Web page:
It’s ok. It helps us do better. It gives us something to work towards. Something to hope for.
He stared blankly, as though I were speaking gibberish to him. The new building that had been erected near our house was an architectural atrocity; badly designed – both in terms of aesthetic and practicality. I agreed with him there. Yet I saw the building as a symbol of something motivational, something that will help us rise above our poorly condition. He didn’t get that.
You see, he wasn’t always the smartest man, my father. He could handle business, and talk about the ‘economic climate’ all he wanted, but he didn’t really talk feelings. Well, not until I was well on my way out of the household. I was going to university, just like he and my mother had done, but I wasn’t going to come back. I couldn’t come back. I refused to come back to a life that was not my own, that was governed by their rules, and their expectations. Perhaps it was an immature decision; after all, it had been made long ago, because I knew I wanted to travel, before I knew what consequences my absence would have. How was I to know they just wouldn’t talk? Well, that’s a lie; they talk but say nothing.
He wasn’t always ‘my kind of smart’, my father. We didn’t always see eye to eye, although we did get along often. And sometimes, I didn’t have to say anything for him to know what I was thinking. Occasionally, there was no need for words to pass between us for communication.
Even so, he understood that I had a certain urge to escape, and he knew that, while I was a teenager, it manifested itself in writing. It still does, only then back then, it sculpted itself in a world of absolute fiction. Nowadays, I escape into my writing through writing down my thoughts; I try to work out the puzzle that is my existence.
Art is a form of escapism in itself, he would say. What he really wanted to ask was what are you escaping from? Is your life so terrible that you must write fiction to escape the fact? I suppose he never understood my fascination with words.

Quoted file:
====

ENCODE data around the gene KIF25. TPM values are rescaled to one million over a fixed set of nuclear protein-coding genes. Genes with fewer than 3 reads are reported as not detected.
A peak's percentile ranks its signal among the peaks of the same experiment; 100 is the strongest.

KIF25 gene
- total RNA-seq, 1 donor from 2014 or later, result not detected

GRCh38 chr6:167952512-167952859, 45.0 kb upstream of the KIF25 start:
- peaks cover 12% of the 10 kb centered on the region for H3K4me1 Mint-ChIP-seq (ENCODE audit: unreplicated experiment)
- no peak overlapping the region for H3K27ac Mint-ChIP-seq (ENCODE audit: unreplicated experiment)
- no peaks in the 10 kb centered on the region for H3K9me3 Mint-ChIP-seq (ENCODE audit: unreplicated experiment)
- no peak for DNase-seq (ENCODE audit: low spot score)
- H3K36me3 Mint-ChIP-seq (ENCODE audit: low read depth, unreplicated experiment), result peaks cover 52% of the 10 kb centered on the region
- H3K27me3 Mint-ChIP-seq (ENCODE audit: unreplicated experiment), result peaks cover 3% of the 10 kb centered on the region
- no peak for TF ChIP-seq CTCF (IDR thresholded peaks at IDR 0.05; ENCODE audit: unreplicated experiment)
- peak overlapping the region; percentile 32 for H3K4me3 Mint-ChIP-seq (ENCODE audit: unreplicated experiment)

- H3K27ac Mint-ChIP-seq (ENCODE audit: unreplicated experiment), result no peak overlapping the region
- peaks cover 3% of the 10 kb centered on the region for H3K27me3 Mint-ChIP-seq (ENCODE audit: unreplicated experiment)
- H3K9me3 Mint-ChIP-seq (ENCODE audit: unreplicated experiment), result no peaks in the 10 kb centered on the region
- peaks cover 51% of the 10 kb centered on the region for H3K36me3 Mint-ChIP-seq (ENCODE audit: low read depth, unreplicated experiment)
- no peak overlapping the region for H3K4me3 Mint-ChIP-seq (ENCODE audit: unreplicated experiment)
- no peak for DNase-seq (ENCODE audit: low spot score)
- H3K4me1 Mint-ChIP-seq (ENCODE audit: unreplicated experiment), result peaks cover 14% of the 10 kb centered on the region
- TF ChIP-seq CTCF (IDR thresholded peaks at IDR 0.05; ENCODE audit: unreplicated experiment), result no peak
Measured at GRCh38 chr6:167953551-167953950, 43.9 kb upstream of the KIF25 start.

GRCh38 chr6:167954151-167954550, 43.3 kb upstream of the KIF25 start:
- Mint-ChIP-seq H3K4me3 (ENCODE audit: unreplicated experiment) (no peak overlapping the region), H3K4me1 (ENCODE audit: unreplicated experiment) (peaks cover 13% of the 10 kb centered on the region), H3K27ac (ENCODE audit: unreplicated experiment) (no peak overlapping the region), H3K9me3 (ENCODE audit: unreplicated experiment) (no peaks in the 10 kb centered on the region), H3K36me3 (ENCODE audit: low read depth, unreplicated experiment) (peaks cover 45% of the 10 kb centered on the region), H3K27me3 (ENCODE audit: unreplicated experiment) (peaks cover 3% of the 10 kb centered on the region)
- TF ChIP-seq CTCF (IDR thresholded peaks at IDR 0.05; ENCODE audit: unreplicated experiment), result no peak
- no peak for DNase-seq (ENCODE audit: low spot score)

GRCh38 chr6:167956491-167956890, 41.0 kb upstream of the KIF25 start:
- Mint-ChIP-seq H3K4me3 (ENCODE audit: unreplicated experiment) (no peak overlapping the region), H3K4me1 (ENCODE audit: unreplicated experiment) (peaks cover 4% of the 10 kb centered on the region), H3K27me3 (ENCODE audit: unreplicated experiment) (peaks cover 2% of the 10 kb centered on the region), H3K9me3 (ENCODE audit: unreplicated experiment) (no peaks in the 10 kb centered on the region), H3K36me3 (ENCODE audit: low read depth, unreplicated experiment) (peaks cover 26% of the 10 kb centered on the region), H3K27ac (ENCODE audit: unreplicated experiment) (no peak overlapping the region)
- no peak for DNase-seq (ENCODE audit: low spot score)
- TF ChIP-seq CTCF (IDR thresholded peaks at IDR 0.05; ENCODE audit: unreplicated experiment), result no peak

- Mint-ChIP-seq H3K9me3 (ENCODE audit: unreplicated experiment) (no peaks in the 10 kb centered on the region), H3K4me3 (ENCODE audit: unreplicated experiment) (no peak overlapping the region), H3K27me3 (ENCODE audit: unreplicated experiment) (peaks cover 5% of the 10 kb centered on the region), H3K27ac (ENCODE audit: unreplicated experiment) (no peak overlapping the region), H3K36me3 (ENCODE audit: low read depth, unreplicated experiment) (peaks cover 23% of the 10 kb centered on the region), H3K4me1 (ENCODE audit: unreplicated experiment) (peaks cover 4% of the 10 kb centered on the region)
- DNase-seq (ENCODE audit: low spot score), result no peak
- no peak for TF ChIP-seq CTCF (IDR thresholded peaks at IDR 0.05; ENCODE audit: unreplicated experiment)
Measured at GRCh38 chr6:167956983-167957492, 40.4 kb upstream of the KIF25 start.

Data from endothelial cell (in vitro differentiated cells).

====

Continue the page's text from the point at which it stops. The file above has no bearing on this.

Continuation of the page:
My mother would tell me to express myself, open up to her, but I never could. I guess it didn’t help that she always said this in a loud yell rather than an inviting, comforting tone. At times, I would cry, because she would make me so angry. And then she’d try to get me to stop crying by making fun of me, by saying what a crybaby I was.
What am I escaping from?
I guess that is part of why I bite my tongue when I am angry, and why I try to hide the tears when I am sad. Oh, don’t get me wrong, people still know I am annoyed, but I think most know by now that I have a different process to others. I don’t throw things across a room (however liberating it can be; trust me, I’ve tried it – broke my phone, and then had to make up shit to explain why and how it broke, because I was aware that giving that much space to my anger could result in worse things happening over time… Also, I just knew my mother’s reaction would be an amused laugh – how could I be so out of control?). I am usually annoyed until I’m not, or until I’m too tired to deal with it.
And to this day, I don’t want to say something in anger and regret it. She’s never understood this. I don’t think I’ve ever been mad enough with my father to know his thoughts on the matter. I think he’d at least acknowledge that anger is unpleasant, and can result in hurt, whether physical or emotional.
He’s a great dad in some ways. We didn’t always see eye to eye, but he’s often been greatly supportive; with him, it’s always been “so long as you can become independent,” not rely on anybody but myself for whatever I need, and “so long as you’re happy.”
Maybe that’s why it feels so weird having to pretend with him. I’ve been pretending for a long time; with my parents. I’ve been pretending that I don’t write about the bad times. I’ve been pretending that I don’t tell other people about my hopes and dreams, when I struggle to talk to them. I’ve been pretending I’m happy with journalism, when actually 80% of my time is spent reviewing art and theatre. I’ve been pretending that I don’t aspire to one day getting paid for writing fiction. I’ve been pretending that I don’t call myself Eric, or use male pronouns.
I don’t write ‘proper’ fiction any more; I have so much fiction in my life I don’t need to escape into it any more.